Three years ago, I would have said that the real estate sector has a long way to go in this space, but already we are seeing certain elements of FinTech being brought into our sector. There have been a number of large scale investments in PropTech companies in asset management and capital markets, and the number of PropTech companies with unicorn status (a market cap over $1 billion) has significantly increased over the last two years with the likes of VTS, Katerra, Compas, Cadar, Reonomy, Convene and Industrious making waves.

What Does the Future Look Like?

Despite, the headway already made in PropTech, there is still a significant amount of inefficiency in our industry which is ripe for tech innovation, such as the need for even more advanced portfolio and data management which could enable strategies and cashflow modeling to be developed in real-time. The use of augmented reality and virtual reality, financial modeling and underwriting, financial payments and transaction processing, KYC and AML checks, reporting and storing of the critical deal and due diligence documentation are all areas which could be improved by tech to reduce deal lifecycle, increase the speed of production and improve the client experience.

I’m most excited by the application of AI and how it can take over the most basic of tasks, to reduce deal execution time and allow us to operate at a higher cadence.

Real estate is still a slow-moving entity, particularly when dealing with large corporate z organizations which still require board meetings, that occur infrequently, and multiple stakeholders to make decisions. So anything we can do to reduce our average transaction time from say six to two months, will reduce completion risk and accelerate our client’s financial and operational objectives, to allow them to focus on other more core areas of their business.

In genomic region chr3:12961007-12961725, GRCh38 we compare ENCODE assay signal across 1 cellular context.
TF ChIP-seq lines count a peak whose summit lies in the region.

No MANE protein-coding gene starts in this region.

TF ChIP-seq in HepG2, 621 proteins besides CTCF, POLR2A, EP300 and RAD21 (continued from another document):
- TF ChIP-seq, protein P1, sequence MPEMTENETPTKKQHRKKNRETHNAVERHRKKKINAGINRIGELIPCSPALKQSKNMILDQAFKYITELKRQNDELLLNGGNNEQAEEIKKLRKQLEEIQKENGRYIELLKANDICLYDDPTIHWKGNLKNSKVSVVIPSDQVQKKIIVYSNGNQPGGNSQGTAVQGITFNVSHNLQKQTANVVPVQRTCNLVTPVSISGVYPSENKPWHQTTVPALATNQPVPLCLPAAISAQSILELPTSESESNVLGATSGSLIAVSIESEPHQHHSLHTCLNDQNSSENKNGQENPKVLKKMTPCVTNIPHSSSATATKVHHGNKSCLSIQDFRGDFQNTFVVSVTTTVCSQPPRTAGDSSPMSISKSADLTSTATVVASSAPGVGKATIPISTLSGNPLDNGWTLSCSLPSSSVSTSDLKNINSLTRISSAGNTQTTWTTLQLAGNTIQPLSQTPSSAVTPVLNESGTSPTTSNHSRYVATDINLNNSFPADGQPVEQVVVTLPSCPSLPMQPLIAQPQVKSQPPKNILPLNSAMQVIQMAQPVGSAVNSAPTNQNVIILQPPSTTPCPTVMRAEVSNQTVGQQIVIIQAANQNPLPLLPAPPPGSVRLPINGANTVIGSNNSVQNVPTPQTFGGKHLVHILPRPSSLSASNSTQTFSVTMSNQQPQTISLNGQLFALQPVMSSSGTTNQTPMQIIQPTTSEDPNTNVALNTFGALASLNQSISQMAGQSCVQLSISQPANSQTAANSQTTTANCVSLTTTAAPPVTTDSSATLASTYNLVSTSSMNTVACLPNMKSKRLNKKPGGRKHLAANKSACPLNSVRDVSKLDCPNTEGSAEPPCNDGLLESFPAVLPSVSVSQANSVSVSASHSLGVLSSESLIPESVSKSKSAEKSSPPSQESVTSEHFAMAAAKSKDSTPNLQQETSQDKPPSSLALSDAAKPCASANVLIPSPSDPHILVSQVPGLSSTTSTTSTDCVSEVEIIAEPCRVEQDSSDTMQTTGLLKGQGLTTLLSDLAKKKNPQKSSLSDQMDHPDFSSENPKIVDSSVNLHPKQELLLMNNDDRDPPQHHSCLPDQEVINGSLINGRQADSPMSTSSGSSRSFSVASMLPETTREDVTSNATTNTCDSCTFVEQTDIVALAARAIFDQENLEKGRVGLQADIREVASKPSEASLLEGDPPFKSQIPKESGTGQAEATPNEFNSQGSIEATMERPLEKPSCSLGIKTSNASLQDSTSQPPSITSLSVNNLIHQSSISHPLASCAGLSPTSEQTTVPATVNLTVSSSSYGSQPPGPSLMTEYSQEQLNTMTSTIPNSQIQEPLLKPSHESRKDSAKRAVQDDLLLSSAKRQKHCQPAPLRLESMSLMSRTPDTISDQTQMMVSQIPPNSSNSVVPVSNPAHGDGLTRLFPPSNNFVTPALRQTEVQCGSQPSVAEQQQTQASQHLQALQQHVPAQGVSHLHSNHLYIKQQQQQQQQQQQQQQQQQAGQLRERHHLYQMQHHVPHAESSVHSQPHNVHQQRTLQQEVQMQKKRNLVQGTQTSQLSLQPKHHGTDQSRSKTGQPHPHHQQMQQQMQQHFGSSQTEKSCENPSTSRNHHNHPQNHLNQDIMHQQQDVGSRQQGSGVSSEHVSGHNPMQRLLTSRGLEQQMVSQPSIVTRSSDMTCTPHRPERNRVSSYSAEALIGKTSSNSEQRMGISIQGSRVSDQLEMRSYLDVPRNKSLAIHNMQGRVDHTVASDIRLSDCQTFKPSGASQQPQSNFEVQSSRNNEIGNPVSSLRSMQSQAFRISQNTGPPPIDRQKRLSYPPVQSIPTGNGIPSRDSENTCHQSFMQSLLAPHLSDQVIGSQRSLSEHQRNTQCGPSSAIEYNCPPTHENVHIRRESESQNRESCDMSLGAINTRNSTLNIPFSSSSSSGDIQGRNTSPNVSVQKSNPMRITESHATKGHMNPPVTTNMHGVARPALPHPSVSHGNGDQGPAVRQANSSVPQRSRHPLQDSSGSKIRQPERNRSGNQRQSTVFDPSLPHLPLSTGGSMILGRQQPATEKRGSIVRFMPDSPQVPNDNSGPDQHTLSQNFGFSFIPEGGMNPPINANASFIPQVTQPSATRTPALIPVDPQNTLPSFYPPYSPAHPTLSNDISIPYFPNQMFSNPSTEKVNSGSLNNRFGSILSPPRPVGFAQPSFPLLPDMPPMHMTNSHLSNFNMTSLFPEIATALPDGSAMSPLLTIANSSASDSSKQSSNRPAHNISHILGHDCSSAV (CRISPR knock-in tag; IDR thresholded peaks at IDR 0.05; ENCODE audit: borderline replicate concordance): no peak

Looking ahead, I believe we will see a significant change in the digitization and electronification of our sector. Services which require human conversations will still need to happen, and there is no tech out there to replace these essential human interactions, however, more administrative tasks which are currently required to capture, process and analyze data will be taken over by new technology, having a positive impact on our productivity and enabling us to spend more time with our clients - allowing us to identify and create new solutions and solve problems, which can then, in turn, be executed through the use of tech.

As an industry, we need to have a deep understanding of the technology and areas open to disruption and partner with the companies and products that enable us to maintain our edge. It’s imperative that we embrace tech and, in my view, the key to this will have the foresight, skill-base, and access to products to enable our industry to be enhanced by disruption.

Weekly Brief